Bulgarian cuisine is a blend of tastes of the Balkan Peninsula. It is exceptionally diverse and delicious consisting of salads, soups, stews, grills and other local dishes. Many of the dishes are cooked according to traditional recipes handed down from one generation to the next over the centuries.
Bulgaria is internationally known for its yoghurt and feta cheese which are popular ingredients in many national dishes.
The popular breakfast dishes are banitsa (dough with various fillings, such as cheese, spinach, rice, and meat), mekitsas (fried dough pieces) and fried bread slices. All of these topped with jam, marmalade, honey or Bulgarian yoghurt.
The favourite salads are Shopska, Shepherd’s, Snezhanka and Roasted Peppers Salad.
Amongst the soups, it is worth noting the cold soup Tarator (prepared with yoghurt, cucumbers, dill, crushed walnuts and spices).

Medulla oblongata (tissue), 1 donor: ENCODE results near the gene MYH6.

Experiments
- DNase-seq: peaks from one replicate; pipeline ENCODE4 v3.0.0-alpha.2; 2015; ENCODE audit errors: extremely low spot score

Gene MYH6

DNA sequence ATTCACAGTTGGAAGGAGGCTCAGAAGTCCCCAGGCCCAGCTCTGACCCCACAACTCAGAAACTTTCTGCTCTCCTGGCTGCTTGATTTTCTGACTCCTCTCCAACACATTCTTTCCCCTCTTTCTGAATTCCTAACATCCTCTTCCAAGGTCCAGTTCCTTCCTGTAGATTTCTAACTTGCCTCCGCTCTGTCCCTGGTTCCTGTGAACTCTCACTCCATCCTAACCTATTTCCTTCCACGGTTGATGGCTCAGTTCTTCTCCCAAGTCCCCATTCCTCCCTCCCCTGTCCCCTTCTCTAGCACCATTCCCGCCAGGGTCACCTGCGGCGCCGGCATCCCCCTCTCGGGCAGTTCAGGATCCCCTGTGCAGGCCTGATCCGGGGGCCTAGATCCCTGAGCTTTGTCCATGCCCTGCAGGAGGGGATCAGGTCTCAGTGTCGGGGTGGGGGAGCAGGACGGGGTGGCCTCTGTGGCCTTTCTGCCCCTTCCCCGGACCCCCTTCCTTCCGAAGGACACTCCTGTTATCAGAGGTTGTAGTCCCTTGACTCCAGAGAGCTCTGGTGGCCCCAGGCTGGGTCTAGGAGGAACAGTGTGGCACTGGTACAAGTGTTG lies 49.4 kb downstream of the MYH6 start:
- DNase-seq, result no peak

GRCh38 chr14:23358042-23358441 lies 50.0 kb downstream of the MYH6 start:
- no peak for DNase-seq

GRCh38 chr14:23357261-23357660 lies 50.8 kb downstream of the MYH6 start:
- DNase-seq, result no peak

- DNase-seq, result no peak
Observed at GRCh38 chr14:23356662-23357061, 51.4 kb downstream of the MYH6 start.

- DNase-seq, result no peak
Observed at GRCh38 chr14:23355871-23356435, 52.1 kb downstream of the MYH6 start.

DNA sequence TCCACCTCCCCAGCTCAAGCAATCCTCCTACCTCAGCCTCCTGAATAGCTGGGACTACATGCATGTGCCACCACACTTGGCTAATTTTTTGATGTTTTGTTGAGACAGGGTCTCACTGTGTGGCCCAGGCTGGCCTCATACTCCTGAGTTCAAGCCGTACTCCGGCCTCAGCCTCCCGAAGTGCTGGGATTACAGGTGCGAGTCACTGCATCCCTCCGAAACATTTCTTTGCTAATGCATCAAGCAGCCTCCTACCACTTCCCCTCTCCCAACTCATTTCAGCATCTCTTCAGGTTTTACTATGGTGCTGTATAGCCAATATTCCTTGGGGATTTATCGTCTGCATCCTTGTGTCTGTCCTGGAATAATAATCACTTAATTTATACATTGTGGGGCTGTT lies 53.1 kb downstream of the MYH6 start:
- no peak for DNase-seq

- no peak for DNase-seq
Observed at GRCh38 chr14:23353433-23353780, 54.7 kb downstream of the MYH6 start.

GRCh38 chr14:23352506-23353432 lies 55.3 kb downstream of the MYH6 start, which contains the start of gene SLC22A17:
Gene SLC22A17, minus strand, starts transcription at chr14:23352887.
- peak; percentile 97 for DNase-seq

Some of the most popular Bulgarian dishes are grilled – meatballs, kebapches, grilled meat pieces, grilled sausages. Various stews and dishes cooked in clay pots are also a regular part of the Bulgarian cuisine, such as Gyuvech, Chomlek, Kavarma, and Kapama. Another favourite Bulgarian dish is sarmi (minced meat and rice stuffed in sour cabbage or wine leaves). One of the trademarks of the Bulgarian cuisine is Cheverme – an entire lamb roasted on a spit. A delicious potato-based dish is the patatnik. There are a wide variety of cold cuts and other meat specialities, such as Lukanka, Banski Starets, Pastarma, Babek, Elena.
Typical Bulgarian wines are Gamza (North Bulgaria), the Wide Melnik Vine (from the regions of Melnik and Sandanski), Dimyat (from the areas of Varna, Shumen and Stara Zagora), Mavrud (Plovdiv, Pazardzhik, Asenovgrad), Red Misket (Straldzha and Sungurlare), Ruby (Plovdiv and Septemvri) and Pamid (Pazardzhik, Pamidovo and Plovdiv). The Bulgarian spirit Rakia is made of grapes or other fruits such as plums, apricots, figs, pears.